SAVE THAT CHEESE!

If chunk cheese develops surface mold, cut off about 1/4 inch from each affected side. The remaining cheese is fine, but should be used within a few days.

Hard cheeses like Parmesan and Asiago can be grated and stored in sealed containers in the refrigerator for up to two weeks. Freeze for longer storage and use directly out of the freezer.

- Regular cheese, once shredded, has more surface area exposed to air, and thus loses moisture and develops mold more readily. Wrap leftover shredded cheese tightly and use within a few days. With resealable packages, gently press as much air out of the bag as possible before resealing.

General Rule: If a cheese is hard to begin with, wrap it securely to limit its exposure to air. If a variety is moist to begin with, wrap it so that it can still "breathe" and use it soon for best quality.

SAVING AND SERVING

Beyond proper storage, a few handling and cooking guidelines will ensure that the cheeses you serve will taste and perform their best.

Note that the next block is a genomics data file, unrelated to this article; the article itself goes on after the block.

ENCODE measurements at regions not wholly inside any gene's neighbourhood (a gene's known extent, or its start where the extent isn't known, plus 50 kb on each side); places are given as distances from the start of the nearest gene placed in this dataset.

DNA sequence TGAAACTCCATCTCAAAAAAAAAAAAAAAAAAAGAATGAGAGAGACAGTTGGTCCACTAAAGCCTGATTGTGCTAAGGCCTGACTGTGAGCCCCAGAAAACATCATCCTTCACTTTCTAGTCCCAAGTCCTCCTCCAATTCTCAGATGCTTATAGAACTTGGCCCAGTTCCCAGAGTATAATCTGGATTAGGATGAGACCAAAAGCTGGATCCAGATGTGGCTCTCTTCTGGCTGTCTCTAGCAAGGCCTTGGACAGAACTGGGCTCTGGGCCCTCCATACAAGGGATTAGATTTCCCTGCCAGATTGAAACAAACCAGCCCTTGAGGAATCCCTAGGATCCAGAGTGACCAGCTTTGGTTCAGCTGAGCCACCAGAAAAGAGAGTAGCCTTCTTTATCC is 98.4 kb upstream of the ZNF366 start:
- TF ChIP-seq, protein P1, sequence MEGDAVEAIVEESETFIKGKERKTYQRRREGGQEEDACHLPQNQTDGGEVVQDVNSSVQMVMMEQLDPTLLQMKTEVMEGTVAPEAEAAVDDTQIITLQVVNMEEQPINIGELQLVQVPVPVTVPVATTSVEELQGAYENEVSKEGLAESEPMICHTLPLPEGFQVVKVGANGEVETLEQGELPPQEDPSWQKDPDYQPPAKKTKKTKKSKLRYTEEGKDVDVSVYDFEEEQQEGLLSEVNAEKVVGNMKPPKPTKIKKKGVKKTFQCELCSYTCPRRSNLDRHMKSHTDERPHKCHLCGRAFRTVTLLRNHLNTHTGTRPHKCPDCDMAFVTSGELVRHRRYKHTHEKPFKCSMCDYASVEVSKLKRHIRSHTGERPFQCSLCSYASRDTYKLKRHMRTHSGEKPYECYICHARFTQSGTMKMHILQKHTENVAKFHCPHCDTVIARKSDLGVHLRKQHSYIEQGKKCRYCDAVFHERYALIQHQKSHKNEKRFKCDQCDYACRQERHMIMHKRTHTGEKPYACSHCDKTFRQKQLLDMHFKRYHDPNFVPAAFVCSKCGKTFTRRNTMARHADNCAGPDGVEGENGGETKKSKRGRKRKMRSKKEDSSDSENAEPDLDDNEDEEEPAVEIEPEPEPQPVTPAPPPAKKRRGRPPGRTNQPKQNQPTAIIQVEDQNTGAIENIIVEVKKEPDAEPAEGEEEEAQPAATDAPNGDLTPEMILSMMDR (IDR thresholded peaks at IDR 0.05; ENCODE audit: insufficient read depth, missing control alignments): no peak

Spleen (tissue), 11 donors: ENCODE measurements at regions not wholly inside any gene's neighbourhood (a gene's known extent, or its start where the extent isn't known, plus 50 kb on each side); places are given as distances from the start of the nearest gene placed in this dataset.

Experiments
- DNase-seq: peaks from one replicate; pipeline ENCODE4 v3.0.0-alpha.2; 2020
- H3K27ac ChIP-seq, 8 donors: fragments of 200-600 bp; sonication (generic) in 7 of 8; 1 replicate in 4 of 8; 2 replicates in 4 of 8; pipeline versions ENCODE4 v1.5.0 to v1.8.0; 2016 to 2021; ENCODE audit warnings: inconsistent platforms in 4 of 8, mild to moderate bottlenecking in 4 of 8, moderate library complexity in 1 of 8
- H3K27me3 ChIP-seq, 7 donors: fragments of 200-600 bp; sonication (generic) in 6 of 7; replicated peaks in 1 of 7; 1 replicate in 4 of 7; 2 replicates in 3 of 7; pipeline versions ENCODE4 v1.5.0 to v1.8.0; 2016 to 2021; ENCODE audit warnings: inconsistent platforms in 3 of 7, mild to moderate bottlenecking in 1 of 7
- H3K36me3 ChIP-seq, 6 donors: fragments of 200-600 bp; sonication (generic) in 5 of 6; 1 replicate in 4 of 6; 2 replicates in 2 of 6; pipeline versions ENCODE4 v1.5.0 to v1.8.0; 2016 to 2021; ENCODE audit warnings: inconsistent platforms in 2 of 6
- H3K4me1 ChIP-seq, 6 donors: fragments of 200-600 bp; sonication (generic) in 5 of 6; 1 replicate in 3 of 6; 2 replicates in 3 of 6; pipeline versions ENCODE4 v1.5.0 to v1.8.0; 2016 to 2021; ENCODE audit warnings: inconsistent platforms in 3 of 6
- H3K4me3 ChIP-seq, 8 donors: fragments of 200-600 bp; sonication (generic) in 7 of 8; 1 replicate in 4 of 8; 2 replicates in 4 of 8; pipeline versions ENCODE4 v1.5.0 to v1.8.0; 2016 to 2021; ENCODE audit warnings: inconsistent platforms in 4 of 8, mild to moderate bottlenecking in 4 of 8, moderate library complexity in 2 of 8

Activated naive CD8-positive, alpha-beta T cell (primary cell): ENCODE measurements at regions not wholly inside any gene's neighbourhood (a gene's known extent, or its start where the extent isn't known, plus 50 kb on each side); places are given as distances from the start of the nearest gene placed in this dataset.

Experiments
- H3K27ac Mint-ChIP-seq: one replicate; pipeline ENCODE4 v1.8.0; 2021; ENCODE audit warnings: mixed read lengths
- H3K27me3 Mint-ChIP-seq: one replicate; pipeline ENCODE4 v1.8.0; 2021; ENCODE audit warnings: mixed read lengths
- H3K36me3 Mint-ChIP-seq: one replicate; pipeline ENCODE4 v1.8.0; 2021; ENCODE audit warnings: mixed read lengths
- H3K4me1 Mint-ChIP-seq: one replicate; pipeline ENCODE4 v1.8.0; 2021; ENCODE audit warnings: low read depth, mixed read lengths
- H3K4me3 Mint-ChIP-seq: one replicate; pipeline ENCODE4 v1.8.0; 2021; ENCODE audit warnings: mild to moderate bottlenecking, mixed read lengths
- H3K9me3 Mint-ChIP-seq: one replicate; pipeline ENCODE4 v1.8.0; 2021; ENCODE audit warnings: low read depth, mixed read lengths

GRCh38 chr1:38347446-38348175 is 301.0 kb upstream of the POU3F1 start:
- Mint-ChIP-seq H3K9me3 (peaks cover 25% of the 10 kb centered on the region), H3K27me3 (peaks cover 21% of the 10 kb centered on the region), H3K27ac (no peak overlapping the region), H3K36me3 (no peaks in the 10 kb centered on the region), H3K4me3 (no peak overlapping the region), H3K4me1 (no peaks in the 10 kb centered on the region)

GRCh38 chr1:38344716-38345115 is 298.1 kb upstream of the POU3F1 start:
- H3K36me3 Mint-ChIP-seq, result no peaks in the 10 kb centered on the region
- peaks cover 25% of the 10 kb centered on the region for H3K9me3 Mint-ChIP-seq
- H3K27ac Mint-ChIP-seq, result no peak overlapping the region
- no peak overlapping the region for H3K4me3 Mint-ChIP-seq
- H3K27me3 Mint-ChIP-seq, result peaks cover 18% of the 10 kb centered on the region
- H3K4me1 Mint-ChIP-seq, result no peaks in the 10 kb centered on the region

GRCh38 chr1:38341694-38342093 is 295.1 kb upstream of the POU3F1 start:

Most natural cheeses taste best when served at room temperature. Let sit, covered, out of refrigeration, for 30 minutes to an hour before serving.

Take out only what you think you'll consume at one sitting and leave the remainder in the fridge. Repeated temperature changes hasten deterioration.

In cooking cheese, use low heat and avoid long cooking. High heat and long cooking times make many natural cheeses tough and stringy.

To promote even melting, slice, shred, grate, cube, or dice cheese before adding as an ingredient.

Broil foods topped with cheese four to six inches from heat source.